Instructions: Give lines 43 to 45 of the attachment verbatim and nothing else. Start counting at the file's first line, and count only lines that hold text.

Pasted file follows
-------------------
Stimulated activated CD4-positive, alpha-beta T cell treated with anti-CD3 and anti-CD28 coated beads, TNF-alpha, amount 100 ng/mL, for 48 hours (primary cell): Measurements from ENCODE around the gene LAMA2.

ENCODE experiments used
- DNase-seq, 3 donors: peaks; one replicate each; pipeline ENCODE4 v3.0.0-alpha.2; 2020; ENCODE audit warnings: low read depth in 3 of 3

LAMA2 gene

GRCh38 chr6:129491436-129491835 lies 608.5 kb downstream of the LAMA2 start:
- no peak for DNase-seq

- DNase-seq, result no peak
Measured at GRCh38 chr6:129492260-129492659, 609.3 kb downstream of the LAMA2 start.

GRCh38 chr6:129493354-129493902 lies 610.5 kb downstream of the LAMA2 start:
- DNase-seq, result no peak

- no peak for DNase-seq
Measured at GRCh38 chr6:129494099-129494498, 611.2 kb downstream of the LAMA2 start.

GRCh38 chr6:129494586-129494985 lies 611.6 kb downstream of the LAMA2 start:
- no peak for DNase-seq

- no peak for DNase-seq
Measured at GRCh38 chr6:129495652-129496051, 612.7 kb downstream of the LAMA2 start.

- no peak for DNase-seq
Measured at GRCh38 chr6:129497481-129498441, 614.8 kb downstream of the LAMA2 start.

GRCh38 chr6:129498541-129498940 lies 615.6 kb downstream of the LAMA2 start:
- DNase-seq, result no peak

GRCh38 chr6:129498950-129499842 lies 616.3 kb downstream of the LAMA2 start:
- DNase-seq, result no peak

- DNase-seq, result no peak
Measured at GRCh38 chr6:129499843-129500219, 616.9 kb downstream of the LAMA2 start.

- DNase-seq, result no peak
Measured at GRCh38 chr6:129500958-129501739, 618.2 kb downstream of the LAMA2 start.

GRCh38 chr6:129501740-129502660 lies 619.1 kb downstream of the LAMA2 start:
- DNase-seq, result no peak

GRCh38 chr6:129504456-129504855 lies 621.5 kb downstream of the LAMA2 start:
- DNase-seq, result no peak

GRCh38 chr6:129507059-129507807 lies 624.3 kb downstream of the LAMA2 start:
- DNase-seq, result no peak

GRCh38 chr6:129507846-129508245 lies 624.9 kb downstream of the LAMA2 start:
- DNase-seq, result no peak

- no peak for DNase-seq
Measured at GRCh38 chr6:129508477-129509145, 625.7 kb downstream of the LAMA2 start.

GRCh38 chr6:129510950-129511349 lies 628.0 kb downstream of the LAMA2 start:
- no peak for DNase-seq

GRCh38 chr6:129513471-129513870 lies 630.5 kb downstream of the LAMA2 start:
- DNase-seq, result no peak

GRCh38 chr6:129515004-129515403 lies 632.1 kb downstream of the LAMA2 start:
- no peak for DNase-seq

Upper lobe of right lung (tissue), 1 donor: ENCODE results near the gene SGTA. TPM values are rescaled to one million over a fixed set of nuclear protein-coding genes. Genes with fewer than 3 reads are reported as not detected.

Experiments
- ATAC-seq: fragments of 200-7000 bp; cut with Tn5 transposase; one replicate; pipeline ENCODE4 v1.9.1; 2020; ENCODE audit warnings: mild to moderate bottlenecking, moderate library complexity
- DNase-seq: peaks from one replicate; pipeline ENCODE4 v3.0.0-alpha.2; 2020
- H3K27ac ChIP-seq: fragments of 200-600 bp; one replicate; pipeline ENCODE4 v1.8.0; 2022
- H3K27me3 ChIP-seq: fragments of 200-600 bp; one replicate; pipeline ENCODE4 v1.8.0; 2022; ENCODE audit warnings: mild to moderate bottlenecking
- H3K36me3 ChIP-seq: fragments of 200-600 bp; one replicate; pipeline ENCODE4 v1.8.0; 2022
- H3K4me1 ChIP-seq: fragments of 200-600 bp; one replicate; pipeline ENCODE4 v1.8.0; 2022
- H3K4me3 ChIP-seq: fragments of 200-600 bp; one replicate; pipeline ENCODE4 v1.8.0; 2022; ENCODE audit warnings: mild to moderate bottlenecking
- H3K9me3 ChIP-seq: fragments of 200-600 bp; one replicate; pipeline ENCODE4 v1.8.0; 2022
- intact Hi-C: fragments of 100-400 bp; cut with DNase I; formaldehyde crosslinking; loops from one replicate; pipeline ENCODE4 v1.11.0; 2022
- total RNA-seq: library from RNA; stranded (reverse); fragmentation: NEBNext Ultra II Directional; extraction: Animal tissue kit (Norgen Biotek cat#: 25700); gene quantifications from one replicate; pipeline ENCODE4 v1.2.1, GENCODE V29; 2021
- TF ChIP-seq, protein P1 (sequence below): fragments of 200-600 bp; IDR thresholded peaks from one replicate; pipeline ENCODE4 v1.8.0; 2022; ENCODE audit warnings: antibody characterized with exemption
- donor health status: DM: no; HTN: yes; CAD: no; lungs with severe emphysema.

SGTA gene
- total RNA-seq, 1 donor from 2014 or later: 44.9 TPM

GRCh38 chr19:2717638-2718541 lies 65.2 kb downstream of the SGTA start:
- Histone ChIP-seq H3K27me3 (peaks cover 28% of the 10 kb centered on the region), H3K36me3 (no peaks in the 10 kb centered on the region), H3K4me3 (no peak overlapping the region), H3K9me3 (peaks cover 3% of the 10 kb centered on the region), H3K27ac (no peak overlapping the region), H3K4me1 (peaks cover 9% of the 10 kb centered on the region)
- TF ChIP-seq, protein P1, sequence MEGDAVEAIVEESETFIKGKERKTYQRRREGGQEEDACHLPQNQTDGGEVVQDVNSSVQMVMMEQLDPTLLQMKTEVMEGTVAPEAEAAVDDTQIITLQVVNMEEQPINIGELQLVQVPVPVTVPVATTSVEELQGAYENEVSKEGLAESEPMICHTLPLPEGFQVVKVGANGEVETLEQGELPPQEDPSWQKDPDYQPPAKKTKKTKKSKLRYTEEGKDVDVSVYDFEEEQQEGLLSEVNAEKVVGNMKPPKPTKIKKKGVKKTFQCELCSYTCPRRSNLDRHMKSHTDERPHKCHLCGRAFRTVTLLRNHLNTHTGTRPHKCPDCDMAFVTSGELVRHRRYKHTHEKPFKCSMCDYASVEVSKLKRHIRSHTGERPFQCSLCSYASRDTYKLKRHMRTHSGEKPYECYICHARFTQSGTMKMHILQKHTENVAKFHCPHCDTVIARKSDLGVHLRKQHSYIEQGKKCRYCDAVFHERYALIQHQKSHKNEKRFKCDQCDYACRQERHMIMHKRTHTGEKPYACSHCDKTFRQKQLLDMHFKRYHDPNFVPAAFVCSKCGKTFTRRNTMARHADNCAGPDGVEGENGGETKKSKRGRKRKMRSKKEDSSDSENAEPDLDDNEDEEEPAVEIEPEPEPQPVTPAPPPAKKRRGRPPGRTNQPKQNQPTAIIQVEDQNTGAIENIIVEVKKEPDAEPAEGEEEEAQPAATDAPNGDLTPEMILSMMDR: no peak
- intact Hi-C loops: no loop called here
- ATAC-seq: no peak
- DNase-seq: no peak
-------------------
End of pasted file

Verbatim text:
Upper lobe of right lung (tissue), 1 donor: ENCODE results near the gene SGTA. TPM values are rescaled to one million over a fixed set of nuclear protein-coding genes. Genes with fewer than 3 reads are reported as not detected.

Experiments
- ATAC-seq: fragments of 200-7000 bp; cut with Tn5 transposase; one replicate; pipeline ENCODE4 v1.9.1; 2020; ENCODE audit warnings: mild to moderate bottlenecking, moderate library complexity